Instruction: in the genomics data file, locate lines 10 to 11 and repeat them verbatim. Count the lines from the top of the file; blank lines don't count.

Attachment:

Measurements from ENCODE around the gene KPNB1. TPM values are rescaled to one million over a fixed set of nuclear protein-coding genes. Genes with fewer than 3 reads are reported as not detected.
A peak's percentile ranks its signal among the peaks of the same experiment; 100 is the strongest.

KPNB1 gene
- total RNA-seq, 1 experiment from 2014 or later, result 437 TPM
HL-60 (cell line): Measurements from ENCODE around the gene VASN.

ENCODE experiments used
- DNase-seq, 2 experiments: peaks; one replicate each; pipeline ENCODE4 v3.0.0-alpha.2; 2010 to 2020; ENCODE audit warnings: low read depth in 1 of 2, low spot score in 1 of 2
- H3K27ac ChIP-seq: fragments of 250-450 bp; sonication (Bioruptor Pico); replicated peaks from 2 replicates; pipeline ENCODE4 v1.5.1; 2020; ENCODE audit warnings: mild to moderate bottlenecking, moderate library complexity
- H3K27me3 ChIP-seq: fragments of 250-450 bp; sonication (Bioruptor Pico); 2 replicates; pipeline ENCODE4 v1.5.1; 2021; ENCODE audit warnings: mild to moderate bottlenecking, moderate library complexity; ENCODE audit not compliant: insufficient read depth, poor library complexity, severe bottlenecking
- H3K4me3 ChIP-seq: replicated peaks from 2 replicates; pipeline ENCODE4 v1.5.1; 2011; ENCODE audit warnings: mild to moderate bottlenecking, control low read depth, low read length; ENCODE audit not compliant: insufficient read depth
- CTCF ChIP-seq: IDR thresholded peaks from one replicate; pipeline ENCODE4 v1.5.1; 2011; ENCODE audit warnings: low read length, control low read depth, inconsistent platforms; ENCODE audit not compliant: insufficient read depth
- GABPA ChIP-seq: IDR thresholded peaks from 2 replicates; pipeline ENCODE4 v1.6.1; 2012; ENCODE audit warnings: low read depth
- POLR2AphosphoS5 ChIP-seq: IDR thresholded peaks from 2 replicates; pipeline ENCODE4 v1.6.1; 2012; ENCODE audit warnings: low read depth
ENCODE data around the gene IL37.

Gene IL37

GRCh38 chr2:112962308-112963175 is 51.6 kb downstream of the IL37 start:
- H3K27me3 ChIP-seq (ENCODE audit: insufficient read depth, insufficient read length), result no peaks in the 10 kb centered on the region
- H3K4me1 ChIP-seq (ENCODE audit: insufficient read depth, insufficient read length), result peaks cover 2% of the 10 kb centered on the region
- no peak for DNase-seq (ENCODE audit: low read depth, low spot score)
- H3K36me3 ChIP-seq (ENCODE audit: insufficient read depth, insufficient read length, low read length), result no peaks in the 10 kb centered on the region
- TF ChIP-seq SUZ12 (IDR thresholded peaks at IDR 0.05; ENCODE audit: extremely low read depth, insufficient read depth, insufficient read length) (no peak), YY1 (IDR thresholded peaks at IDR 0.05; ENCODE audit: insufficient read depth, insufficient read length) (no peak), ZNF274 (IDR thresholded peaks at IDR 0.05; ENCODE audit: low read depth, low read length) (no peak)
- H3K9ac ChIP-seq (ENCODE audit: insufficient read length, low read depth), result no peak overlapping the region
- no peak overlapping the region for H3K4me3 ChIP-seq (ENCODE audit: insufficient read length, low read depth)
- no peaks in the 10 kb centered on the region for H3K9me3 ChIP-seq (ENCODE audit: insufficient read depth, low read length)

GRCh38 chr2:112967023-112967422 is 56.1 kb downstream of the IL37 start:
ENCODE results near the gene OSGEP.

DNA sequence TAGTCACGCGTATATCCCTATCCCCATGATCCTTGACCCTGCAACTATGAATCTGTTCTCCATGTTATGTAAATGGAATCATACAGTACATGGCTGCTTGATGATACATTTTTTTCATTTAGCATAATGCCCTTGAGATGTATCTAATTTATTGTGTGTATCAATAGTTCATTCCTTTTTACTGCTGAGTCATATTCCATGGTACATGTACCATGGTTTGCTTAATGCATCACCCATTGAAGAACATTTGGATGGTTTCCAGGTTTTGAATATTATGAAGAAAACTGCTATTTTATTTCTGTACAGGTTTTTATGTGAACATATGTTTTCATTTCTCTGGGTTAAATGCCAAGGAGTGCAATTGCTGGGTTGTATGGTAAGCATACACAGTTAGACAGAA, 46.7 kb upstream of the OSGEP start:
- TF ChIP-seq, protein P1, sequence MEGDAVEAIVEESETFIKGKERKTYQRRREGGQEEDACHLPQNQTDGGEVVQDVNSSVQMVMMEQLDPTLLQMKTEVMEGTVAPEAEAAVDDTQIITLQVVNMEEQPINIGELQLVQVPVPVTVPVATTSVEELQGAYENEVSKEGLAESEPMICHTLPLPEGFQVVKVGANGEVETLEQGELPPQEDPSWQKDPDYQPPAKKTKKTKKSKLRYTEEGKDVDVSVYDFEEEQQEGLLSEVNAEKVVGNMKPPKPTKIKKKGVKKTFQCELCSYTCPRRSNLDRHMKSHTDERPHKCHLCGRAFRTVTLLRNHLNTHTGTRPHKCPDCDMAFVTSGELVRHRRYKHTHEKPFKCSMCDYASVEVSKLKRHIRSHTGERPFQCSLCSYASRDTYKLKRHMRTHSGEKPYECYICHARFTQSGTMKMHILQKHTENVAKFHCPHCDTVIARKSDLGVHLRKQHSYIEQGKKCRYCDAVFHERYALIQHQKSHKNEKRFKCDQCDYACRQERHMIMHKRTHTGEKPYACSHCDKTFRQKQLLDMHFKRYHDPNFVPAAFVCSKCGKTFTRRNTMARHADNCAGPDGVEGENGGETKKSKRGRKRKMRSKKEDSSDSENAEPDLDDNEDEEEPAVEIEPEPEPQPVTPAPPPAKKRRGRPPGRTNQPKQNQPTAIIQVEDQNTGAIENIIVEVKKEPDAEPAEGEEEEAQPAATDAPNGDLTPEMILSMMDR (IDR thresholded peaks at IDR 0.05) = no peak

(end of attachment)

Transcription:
- H3K4me3 ChIP-seq: replicated peaks from 2 replicates; pipeline ENCODE4 v1.5.1; 2011; ENCODE audit warnings: mild to moderate bottlenecking, control low read depth, low read length; ENCODE audit not compliant: insufficient read depth
- CTCF ChIP-seq: IDR thresholded peaks from one replicate; pipeline ENCODE4 v1.5.1; 2011; ENCODE audit warnings: low read length, control low read depth, inconsistent platforms; ENCODE audit not compliant: insufficient read depth